There is no such thing as bad publicity, apparently.

I’m not sure either Bernard Matthews or Cadbury would entirely agree with such a sentiment at the moment as they struggle to overcome negative media coverage over a bird flu scare and product mis-labelling respectively.

For Cadbury this is a double whammy, coming not too long after the salmonella scare involving one of its production facilities in Herefordshire.

Contrast the experience of these two household names with that of Waitrose and Marks and Spencer, who, along with a number of other leading food retailers, have taken pre-emptive action over concerns about pots of hummus.

It adds weight to the claims in a new study that businesses have increased the number of product recalls by up to a fifth in an effort to protect their reputations from the harm caused by faulty goods (http://business.guardian.co.uk/story/0,,2016367,00.html).

The pre-emptive strike has become a tried and trusted action plan for companies intent on protecting their all-important brand image and public profile, according to the study by lawyers Reynolds Porter Chamberlain LLP.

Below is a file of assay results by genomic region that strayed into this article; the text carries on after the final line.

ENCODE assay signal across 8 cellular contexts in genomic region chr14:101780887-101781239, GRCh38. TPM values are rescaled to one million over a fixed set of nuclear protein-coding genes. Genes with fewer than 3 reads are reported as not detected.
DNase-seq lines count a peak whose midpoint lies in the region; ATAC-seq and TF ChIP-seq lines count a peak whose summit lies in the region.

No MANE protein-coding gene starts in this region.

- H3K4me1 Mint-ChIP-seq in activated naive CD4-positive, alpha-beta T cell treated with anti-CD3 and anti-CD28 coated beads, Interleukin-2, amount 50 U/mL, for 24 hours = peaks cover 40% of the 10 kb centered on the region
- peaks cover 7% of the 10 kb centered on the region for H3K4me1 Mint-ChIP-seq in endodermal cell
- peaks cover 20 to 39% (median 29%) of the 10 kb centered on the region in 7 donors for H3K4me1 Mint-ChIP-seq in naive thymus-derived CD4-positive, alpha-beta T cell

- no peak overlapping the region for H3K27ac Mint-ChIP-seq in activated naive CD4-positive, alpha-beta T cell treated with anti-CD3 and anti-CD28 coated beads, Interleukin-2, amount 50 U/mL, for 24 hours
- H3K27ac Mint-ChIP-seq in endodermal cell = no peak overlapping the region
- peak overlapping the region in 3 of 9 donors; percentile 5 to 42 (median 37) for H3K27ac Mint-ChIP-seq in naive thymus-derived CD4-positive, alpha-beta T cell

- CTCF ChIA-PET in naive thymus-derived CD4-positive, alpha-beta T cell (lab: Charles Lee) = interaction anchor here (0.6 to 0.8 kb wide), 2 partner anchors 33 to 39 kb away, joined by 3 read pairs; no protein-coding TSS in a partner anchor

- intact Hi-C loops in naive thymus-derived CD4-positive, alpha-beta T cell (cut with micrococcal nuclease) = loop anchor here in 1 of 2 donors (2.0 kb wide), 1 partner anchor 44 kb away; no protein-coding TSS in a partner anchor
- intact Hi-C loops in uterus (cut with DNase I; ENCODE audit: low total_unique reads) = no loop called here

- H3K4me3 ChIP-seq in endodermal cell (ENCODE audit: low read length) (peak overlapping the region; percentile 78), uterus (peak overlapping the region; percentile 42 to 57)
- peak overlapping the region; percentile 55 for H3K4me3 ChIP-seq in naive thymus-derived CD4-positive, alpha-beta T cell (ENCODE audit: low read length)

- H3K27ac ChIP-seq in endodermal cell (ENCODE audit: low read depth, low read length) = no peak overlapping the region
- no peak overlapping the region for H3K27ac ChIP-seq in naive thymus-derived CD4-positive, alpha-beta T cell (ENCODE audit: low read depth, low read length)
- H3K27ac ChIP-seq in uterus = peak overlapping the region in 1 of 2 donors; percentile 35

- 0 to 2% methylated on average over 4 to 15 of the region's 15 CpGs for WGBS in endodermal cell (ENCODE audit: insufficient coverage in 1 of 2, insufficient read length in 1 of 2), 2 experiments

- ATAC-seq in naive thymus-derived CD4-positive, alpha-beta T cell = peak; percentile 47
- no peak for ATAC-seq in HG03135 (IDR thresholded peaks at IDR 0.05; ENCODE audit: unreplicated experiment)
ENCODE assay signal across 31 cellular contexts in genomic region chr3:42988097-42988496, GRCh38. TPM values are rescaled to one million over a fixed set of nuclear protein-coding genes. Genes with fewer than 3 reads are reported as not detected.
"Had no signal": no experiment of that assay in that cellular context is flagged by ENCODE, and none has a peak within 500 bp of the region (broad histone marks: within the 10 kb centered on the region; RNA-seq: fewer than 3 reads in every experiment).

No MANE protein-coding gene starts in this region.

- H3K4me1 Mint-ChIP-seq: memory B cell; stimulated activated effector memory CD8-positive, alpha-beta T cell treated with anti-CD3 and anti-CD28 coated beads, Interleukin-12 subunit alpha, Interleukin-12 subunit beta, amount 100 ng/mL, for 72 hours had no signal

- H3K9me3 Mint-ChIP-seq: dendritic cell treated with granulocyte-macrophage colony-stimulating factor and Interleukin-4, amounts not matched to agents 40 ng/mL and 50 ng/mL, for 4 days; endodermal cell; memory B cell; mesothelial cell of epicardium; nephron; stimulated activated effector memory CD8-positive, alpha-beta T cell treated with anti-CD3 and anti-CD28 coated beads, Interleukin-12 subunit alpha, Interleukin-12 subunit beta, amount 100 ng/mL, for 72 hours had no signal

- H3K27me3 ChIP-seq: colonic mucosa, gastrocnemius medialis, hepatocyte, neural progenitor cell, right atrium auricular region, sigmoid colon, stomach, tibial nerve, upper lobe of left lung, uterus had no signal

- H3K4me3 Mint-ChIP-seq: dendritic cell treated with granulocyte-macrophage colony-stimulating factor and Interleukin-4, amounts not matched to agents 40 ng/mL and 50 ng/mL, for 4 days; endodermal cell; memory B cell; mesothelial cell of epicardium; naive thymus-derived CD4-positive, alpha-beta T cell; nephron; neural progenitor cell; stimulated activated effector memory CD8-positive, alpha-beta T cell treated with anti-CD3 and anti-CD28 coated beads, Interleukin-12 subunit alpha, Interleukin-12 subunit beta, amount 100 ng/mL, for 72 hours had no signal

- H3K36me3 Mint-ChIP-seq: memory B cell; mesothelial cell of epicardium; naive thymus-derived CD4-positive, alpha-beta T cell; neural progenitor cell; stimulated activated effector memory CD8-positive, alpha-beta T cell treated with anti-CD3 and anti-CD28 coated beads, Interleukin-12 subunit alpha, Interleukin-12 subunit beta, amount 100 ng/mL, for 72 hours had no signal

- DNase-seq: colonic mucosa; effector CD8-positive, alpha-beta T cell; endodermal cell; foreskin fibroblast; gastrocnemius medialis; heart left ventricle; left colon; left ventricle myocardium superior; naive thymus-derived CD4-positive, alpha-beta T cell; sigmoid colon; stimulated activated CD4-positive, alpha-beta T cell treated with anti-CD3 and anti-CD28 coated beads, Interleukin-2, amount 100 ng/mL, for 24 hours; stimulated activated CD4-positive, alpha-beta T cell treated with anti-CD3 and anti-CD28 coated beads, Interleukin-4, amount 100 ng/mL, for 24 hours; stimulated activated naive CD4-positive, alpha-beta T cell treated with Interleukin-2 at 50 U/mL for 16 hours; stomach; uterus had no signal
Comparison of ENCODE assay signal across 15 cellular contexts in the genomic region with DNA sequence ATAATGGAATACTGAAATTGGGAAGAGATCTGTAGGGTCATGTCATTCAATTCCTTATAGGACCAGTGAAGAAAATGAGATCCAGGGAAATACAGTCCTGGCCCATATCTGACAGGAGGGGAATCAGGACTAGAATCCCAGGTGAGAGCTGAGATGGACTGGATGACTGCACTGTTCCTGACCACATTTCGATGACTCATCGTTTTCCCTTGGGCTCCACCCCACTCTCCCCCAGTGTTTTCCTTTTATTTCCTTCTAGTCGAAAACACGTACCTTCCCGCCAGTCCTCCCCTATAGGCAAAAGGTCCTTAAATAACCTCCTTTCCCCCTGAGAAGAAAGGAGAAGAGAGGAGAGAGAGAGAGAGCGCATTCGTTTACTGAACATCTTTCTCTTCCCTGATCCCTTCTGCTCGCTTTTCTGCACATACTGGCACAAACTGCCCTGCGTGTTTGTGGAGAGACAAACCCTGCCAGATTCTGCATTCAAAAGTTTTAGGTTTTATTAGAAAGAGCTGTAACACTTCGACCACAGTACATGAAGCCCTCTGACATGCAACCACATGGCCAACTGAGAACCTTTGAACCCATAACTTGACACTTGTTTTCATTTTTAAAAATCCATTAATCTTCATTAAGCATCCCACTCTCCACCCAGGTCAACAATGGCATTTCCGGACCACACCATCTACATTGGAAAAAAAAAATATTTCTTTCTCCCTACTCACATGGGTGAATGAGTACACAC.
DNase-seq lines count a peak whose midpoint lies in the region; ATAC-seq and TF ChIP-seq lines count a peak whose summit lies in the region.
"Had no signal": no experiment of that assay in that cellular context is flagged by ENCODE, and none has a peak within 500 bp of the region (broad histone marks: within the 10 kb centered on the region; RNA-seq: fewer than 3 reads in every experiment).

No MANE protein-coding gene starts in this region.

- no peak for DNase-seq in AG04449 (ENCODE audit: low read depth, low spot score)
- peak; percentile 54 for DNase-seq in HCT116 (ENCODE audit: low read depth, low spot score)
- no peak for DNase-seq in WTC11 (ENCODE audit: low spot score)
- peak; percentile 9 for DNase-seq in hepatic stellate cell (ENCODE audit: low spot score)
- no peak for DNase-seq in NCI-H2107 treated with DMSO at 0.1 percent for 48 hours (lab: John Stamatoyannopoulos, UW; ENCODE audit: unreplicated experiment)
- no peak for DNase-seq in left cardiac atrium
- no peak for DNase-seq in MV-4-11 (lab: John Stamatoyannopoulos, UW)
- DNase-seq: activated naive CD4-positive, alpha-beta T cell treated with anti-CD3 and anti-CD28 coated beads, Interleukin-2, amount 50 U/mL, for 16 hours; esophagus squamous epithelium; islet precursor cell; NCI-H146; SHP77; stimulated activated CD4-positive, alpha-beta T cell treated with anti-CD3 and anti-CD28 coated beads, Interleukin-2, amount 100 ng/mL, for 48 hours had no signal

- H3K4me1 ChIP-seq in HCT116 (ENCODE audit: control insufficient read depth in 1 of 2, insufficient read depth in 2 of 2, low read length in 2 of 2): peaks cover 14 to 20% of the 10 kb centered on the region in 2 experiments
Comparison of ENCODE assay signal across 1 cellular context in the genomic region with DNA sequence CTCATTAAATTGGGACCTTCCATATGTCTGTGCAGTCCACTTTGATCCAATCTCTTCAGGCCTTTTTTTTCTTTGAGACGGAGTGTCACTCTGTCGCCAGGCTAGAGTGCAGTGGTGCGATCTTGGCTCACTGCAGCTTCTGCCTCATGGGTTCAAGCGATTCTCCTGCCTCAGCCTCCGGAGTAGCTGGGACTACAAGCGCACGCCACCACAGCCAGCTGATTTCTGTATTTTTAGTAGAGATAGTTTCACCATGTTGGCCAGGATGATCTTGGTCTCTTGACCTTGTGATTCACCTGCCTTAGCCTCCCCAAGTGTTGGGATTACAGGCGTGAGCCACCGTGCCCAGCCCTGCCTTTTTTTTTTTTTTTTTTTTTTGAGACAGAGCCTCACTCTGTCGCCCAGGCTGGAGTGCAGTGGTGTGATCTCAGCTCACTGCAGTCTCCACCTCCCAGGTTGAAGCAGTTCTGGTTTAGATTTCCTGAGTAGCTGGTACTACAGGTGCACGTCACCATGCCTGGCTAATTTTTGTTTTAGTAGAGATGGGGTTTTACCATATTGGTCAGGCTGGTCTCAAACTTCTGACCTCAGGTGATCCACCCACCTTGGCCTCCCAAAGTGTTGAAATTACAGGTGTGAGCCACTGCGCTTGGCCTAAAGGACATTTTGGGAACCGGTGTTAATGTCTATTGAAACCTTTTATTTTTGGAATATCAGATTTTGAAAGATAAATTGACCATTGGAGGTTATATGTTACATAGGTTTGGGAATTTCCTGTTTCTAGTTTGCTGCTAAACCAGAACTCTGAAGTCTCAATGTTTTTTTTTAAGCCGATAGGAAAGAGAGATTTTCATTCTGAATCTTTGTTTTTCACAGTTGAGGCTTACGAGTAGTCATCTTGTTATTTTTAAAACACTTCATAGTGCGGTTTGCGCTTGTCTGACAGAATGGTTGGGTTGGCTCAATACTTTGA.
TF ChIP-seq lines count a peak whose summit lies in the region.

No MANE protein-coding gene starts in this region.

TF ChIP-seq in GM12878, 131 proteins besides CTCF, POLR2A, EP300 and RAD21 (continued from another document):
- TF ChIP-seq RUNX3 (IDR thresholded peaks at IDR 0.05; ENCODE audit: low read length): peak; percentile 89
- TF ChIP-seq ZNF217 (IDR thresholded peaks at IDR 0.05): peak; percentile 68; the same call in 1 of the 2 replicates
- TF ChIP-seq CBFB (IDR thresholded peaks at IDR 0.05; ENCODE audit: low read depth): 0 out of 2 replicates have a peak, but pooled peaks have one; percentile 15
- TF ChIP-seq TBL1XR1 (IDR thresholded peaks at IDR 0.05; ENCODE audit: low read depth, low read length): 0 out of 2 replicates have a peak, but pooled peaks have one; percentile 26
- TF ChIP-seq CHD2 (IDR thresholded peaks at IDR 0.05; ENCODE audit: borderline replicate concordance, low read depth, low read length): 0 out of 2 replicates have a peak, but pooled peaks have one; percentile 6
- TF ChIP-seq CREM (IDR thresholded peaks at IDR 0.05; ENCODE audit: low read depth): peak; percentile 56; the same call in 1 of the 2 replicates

Not every major brand has adopted such a strategy, of course, and Sony’s reputation took a bit of a battering among some laptop users over the failure of some batteries. The worldwide bad publicity Sony received over the recall of batteries supplied to some of the leading laptop manufacturers highlighted the folly of the blue chip multi-national’s sluggish approach.

Legal costs and compensation over faulty products can make or break a company, depending on its size.

But even if, like Sony, it can pay the estimated £210 million cost of the battery recall debacle, the damage to the brand could be significantly higher and harder to absorb.

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